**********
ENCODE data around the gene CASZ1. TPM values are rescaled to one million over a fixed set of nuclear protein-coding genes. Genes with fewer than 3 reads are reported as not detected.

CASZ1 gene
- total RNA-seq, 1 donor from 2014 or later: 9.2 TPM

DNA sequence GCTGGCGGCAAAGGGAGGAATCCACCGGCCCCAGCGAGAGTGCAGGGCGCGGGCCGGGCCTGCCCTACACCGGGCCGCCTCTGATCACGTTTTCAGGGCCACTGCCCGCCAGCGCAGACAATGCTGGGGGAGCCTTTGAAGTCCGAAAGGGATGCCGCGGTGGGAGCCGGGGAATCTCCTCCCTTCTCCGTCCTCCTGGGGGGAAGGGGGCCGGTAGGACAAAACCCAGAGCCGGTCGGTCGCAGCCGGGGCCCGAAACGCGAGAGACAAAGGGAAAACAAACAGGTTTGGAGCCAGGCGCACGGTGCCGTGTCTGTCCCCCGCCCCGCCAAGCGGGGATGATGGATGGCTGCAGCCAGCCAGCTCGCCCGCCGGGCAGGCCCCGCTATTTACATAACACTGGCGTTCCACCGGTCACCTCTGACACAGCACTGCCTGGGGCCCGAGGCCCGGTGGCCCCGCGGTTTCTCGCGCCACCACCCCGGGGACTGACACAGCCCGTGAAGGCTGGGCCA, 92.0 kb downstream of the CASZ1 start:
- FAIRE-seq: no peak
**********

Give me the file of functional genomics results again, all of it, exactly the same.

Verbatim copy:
ENCODE data around the gene CASZ1. TPM values are rescaled to one million over a fixed set of nuclear protein-coding genes. Genes with fewer than 3 reads are reported as not detected.

CASZ1 gene
- total RNA-seq, 1 donor from 2014 or later: 9.2 TPM

DNA sequence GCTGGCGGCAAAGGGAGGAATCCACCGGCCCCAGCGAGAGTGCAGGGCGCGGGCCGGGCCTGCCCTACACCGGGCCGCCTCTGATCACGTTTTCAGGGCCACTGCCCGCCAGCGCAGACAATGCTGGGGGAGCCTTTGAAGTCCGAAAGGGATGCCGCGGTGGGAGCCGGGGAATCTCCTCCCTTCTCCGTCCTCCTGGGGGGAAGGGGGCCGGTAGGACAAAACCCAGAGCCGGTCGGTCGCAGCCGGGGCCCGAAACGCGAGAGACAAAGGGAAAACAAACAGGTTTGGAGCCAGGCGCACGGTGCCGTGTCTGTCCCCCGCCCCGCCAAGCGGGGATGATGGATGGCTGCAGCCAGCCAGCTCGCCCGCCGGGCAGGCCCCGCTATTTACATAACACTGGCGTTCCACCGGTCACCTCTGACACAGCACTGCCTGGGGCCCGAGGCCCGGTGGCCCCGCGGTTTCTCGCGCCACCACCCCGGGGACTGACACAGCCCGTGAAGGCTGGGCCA, 92.0 kb downstream of the CASZ1 start:
- FAIRE-seq: no peak